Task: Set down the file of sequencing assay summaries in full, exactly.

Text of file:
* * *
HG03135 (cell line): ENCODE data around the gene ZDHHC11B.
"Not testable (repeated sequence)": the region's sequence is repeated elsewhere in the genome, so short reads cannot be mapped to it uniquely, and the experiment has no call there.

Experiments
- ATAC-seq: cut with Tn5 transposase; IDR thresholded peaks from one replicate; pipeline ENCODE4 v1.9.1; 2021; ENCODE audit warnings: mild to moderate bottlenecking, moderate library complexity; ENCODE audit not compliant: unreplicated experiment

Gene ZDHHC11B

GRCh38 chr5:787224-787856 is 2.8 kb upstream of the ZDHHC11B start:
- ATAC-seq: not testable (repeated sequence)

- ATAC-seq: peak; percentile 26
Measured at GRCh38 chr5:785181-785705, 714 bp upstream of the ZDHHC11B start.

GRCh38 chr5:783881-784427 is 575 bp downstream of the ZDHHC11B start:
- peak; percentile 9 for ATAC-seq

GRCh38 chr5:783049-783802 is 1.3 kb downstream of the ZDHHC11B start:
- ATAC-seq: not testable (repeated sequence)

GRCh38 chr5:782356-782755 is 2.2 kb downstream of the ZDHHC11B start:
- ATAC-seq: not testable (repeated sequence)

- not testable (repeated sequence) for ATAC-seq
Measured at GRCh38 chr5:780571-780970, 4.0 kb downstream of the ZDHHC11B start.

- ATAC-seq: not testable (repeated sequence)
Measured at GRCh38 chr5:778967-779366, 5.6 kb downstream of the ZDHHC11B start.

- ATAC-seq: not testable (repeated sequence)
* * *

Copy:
HG03135 (cell line): ENCODE data around the gene ZDHHC11B.
"Not testable (repeated sequence)": the region's sequence is repeated elsewhere in the genome, so short reads cannot be mapped to it uniquely, and the experiment has no call there.

Experiments
- ATAC-seq: cut with Tn5 transposase; IDR thresholded peaks from one replicate; pipeline ENCODE4 v1.9.1; 2021; ENCODE audit warnings: mild to moderate bottlenecking, moderate library complexity; ENCODE audit not compliant: unreplicated experiment

Gene ZDHHC11B

GRCh38 chr5:787224-787856 is 2.8 kb upstream of the ZDHHC11B start:
- ATAC-seq: not testable (repeated sequence)

- ATAC-seq: peak; percentile 26
Measured at GRCh38 chr5:785181-785705, 714 bp upstream of the ZDHHC11B start.

GRCh38 chr5:783881-784427 is 575 bp downstream of the ZDHHC11B start:
- peak; percentile 9 for ATAC-seq

GRCh38 chr5:783049-783802 is 1.3 kb downstream of the ZDHHC11B start:
- ATAC-seq: not testable (repeated sequence)

GRCh38 chr5:782356-782755 is 2.2 kb downstream of the ZDHHC11B start:
- ATAC-seq: not testable (repeated sequence)

- not testable (repeated sequence) for ATAC-seq
Measured at GRCh38 chr5:780571-780970, 4.0 kb downstream of the ZDHHC11B start.

- ATAC-seq: not testable (repeated sequence)
Measured at GRCh38 chr5:778967-779366, 5.6 kb downstream of the ZDHHC11B start.

- ATAC-seq: not testable (repeated sequence)